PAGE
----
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During the Vietnam War, hundreds of American prisoners of war faced years of brutal conditions and horrific torture at the hands of communist interrogators who ruthlessly plied them for military intelligence and propaganda. Determined to maintain their code of conduct, the inmates of the Hanoi Hilton and other POW camps developed a powerful underground resistance. To quash it, the North Vietnamese singled out its eleven leaders, Vietnam's own "dirty dozen", and banished them to an isolated jail that would become known as Alcatraz. None would leave its solitary cells and interrogation rooms unscathed; one would never leave.
As these men suffered in Hanoi, their wives launched an extraordinary campaign that would ultimately spark the POW/MIA movement. When the survivors finally returned, one would receive the Medal of Honor, another became a U.S. Senator, and a third still serves in Congress. A story of survival and triumph in the vein of Unbroken and Band of Brothers, Defiant will inspire anyone wondering how courage, faith, and brotherhood can endure even in the darkest of situations.
Customer ReviewsMost Helpful
By Rick on 02-22-14
Wow! All I can say is Wow!
I truly enjoyed this book and would highly recommend it to anyone with an interest in US history, Military History, or anyone looking to learn about the Vietnam War, the Hanoi Hilton, and the Americans who would call it home for 8+ years. What a read!
From the start, this book had my attention. I couldn’t put it down! This is the comprehensive history of POW servicemen during the Vietnam War and how they endured thru torture and mistreatment, eventually returning home as (mentally) strong and courageous as they were when they were taken prisoner. Each one of these men and their wives who were stalwart fixtures on the home front should be honored as heroes and patriots, and should be saluted by each American. They’ve earned it!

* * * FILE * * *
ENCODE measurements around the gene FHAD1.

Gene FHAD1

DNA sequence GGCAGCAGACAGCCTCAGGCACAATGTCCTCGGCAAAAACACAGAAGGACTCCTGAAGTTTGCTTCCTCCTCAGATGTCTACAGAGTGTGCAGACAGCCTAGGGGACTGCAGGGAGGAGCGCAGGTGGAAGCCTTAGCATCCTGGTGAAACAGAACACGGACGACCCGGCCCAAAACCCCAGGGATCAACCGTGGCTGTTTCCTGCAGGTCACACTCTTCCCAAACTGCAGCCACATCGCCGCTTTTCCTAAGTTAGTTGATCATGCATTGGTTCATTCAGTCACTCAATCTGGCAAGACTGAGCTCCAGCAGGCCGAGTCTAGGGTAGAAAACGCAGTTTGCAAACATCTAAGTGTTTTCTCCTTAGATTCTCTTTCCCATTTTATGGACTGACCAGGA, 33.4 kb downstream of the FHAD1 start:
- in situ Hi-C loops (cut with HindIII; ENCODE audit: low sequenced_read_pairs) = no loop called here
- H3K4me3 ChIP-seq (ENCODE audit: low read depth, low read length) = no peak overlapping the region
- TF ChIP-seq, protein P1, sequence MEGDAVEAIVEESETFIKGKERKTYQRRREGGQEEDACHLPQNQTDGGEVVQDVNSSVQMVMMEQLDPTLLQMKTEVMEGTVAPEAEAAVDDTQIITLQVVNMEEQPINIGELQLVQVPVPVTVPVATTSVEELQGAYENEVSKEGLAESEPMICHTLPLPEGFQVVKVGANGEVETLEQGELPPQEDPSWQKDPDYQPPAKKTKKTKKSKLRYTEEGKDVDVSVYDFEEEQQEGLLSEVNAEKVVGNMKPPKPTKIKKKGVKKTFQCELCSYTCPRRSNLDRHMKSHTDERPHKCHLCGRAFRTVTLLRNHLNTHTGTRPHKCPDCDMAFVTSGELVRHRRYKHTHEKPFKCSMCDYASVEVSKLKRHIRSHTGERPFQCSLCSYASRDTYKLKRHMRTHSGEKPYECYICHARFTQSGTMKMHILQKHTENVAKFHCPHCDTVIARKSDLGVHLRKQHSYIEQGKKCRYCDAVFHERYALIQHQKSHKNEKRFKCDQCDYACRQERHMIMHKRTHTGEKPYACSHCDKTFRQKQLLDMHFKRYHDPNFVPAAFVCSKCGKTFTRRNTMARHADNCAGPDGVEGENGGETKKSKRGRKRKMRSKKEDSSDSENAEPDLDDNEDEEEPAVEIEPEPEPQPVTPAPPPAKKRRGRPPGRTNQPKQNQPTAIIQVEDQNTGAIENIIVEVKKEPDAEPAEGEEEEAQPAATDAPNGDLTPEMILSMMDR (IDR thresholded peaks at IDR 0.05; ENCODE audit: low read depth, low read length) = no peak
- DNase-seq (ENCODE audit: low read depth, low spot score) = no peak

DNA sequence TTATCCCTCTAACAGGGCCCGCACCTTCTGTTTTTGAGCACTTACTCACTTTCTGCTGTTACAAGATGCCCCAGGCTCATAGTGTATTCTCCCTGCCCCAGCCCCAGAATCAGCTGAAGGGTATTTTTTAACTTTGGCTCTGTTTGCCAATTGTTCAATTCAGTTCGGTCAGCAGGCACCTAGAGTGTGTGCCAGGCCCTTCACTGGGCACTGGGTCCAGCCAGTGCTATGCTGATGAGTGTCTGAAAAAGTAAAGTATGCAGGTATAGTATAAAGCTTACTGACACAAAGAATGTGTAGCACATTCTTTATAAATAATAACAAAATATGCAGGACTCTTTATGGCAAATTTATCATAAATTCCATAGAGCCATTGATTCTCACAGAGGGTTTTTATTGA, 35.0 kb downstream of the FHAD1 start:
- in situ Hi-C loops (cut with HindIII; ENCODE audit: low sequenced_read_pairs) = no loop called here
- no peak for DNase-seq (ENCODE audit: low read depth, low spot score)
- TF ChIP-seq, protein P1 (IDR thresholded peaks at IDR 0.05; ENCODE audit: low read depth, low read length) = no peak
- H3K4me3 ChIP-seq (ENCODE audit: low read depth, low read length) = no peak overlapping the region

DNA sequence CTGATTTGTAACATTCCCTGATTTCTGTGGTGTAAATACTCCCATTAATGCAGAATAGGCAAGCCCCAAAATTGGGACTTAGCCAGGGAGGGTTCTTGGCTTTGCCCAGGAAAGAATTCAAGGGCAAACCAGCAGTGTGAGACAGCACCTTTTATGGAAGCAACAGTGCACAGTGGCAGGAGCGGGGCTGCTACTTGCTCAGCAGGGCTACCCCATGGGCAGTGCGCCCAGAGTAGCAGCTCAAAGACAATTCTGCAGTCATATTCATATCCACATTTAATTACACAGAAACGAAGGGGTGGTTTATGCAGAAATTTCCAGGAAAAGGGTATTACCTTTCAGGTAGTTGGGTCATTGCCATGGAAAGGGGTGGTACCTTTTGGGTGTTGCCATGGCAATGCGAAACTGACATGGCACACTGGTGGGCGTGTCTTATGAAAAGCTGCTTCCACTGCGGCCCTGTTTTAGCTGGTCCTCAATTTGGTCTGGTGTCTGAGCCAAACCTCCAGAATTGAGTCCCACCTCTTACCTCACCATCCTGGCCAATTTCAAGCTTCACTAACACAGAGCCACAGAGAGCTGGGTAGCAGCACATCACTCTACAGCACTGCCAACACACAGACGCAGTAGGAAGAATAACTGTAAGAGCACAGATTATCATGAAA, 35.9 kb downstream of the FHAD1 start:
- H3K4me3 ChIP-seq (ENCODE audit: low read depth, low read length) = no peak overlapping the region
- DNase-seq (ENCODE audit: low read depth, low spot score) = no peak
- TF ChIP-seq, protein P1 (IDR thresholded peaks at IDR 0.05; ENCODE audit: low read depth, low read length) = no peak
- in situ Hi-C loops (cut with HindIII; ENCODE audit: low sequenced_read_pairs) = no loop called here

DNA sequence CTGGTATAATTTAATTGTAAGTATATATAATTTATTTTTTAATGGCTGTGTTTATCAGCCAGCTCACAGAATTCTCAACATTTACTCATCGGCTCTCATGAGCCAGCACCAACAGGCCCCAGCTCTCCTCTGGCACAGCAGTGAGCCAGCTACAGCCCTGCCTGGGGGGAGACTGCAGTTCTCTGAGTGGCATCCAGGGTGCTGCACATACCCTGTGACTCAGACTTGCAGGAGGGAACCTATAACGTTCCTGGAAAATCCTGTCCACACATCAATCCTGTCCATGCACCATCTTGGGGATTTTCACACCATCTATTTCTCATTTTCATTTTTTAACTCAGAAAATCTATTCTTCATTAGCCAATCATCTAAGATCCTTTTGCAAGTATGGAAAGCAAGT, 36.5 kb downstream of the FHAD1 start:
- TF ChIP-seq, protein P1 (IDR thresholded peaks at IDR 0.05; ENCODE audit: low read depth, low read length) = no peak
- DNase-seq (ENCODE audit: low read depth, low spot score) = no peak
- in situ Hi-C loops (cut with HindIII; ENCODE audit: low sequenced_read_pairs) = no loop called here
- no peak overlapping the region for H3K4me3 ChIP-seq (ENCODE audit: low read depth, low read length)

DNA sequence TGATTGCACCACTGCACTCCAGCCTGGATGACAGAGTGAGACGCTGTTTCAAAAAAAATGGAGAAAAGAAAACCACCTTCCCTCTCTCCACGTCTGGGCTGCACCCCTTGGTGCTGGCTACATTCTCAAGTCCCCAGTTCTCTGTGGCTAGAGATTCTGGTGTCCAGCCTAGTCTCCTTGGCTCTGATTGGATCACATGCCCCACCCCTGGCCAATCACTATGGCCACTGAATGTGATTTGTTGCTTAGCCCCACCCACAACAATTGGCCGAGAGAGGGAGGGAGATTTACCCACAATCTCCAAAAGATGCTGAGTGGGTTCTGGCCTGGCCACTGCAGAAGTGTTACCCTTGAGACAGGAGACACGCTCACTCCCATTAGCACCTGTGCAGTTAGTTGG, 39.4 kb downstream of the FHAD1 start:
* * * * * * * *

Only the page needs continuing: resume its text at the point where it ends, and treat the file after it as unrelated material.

When captured, provide only your name, rank, and service number. That’s what these men did only to be tortured and beaten beyond human endurance. And even after the many beatings and deprivation, each one of them was able to endure solitary confinement (for some, as many as 8 years) without giving in to their Vietnam captors, defiant to the end. And in that time they were able deceive the camp authorities by creating a form of communication “Tap Code”, which allowed them to keep up with one another while in confinement.
After I completed the book I went online and was able to view a couple of YouTube videos from some of the veterans who survived as POW’s in Vietnam and the dialog was just as fascinating. To actually see the “Tap Code” being performed, and then to comprehend that another could easily decipher what was being said will floor you! This innovation is just another way of defining the resilience of American servicemen in captivity during the Vietnam War.
The orator did a good job with voice inflection and accents and was able to keep me listening. This is an excellent book, cover to cover and will give a mere glimpse of what these men went thru while the government took their time in gaining their release. Do yourself a favor and add this to your library. You will not be disappointed!
3 of 3 people found this review helpful
By Daryl on 08-05-14
Unforgetable history, biography, inspirational
What did you love best about Defiant?
I loved the resilliance of these men, who supported each other through depravations of food, contact, water, cleanliness... their defiance by creating a code to communicate - sometimes behind the guards' back, sometimes with their averted eyes.
The torture depictions were difficult to listen to, but they were not grotesque for the sake of shock.
What was one of the most memorable moments of Defiant?
The homecoming, but even some days in the jail where some members were feeling so guilty for "breaking the code", the support they offered each other was so touching that I teared up.
What does Joe Barrett bring to the story that you wouldn’t experience if you just read the book?
I fully agree with the reviewers who said he told the story with incflection and feeling, but did not compete with a strong narrative that stands on its own.
Any additional comments?
This book, though not easy to read, it unforgetable and unputdownable. I knew very little of the Vietnam war, since many histories have been written about WWI and WWII (and rightfully so). Read it!
1 of 1 people found this review helpful